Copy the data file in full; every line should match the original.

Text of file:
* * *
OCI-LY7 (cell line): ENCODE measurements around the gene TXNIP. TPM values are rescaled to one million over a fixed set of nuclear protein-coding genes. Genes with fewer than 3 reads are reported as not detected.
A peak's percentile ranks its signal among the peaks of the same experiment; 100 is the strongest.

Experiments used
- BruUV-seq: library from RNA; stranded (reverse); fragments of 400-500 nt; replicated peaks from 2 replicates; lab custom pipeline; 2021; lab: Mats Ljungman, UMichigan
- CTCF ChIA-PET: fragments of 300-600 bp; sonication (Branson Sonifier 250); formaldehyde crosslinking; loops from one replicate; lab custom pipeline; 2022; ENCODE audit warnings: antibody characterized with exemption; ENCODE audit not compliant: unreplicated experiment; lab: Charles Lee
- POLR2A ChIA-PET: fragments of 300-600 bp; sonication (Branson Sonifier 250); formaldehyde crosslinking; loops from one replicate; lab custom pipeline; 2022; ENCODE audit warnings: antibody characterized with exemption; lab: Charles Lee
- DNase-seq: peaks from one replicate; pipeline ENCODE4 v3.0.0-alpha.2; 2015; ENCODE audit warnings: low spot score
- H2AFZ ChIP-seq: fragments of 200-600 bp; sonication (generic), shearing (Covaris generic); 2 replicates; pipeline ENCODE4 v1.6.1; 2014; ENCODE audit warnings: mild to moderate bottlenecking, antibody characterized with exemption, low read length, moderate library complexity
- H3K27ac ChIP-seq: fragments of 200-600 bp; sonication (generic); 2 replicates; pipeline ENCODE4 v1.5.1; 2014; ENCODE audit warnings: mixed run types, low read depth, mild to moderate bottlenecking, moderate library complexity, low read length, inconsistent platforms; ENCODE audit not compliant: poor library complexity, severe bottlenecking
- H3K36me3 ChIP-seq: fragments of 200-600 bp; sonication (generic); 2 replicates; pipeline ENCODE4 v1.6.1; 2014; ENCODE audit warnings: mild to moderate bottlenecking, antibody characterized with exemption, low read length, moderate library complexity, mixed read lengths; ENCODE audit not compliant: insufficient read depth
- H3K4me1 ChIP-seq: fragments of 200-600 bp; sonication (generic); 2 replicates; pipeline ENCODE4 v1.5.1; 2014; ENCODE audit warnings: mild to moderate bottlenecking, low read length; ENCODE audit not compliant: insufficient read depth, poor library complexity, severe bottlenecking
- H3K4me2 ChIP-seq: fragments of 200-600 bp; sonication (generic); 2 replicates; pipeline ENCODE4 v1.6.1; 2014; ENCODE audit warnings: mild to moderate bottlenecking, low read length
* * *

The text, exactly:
OCI-LY7 (cell line): ENCODE measurements around the gene TXNIP. TPM values are rescaled to one million over a fixed set of nuclear protein-coding genes. Genes with fewer than 3 reads are reported as not detected.
A peak's percentile ranks its signal among the peaks of the same experiment; 100 is the strongest.

Experiments used
- BruUV-seq: library from RNA; stranded (reverse); fragments of 400-500 nt; replicated peaks from 2 replicates; lab custom pipeline; 2021; lab: Mats Ljungman, UMichigan
- CTCF ChIA-PET: fragments of 300-600 bp; sonication (Branson Sonifier 250); formaldehyde crosslinking; loops from one replicate; lab custom pipeline; 2022; ENCODE audit warnings: antibody characterized with exemption; ENCODE audit not compliant: unreplicated experiment; lab: Charles Lee
- POLR2A ChIA-PET: fragments of 300-600 bp; sonication (Branson Sonifier 250); formaldehyde crosslinking; loops from one replicate; lab custom pipeline; 2022; ENCODE audit warnings: antibody characterized with exemption; lab: Charles Lee
- DNase-seq: peaks from one replicate; pipeline ENCODE4 v3.0.0-alpha.2; 2015; ENCODE audit warnings: low spot score
- H2AFZ ChIP-seq: fragments of 200-600 bp; sonication (generic), shearing (Covaris generic); 2 replicates; pipeline ENCODE4 v1.6.1; 2014; ENCODE audit warnings: mild to moderate bottlenecking, antibody characterized with exemption, low read length, moderate library complexity
- H3K27ac ChIP-seq: fragments of 200-600 bp; sonication (generic); 2 replicates; pipeline ENCODE4 v1.5.1; 2014; ENCODE audit warnings: mixed run types, low read depth, mild to moderate bottlenecking, moderate library complexity, low read length, inconsistent platforms; ENCODE audit not compliant: poor library complexity, severe bottlenecking
- H3K36me3 ChIP-seq: fragments of 200-600 bp; sonication (generic); 2 replicates; pipeline ENCODE4 v1.6.1; 2014; ENCODE audit warnings: mild to moderate bottlenecking, antibody characterized with exemption, low read length, moderate library complexity, mixed read lengths; ENCODE audit not compliant: insufficient read depth
- H3K4me1 ChIP-seq: fragments of 200-600 bp; sonication (generic); 2 replicates; pipeline ENCODE4 v1.5.1; 2014; ENCODE audit warnings: mild to moderate bottlenecking, low read length; ENCODE audit not compliant: insufficient read depth, poor library complexity, severe bottlenecking
- H3K4me2 ChIP-seq: fragments of 200-600 bp; sonication (generic); 2 replicates; pipeline ENCODE4 v1.6.1; 2014; ENCODE audit warnings: mild to moderate bottlenecking, low read length